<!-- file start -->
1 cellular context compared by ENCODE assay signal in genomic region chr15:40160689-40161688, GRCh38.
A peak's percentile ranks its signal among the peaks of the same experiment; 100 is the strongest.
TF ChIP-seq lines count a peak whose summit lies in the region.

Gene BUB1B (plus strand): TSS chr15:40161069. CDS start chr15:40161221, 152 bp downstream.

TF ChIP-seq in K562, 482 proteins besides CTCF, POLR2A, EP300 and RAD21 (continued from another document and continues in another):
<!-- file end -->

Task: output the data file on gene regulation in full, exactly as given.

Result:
1 cellular context compared by ENCODE assay signal in genomic region chr15:40160689-40161688, GRCh38.
A peak's percentile ranks its signal among the peaks of the same experiment; 100 is the strongest.
TF ChIP-seq lines count a peak whose summit lies in the region.

Gene BUB1B (plus strand): TSS chr15:40161069. CDS start chr15:40161221, 152 bp downstream.

TF ChIP-seq in K562, 482 proteins besides CTCF, POLR2A, EP300 and RAD21 (continued from another document and continues in another):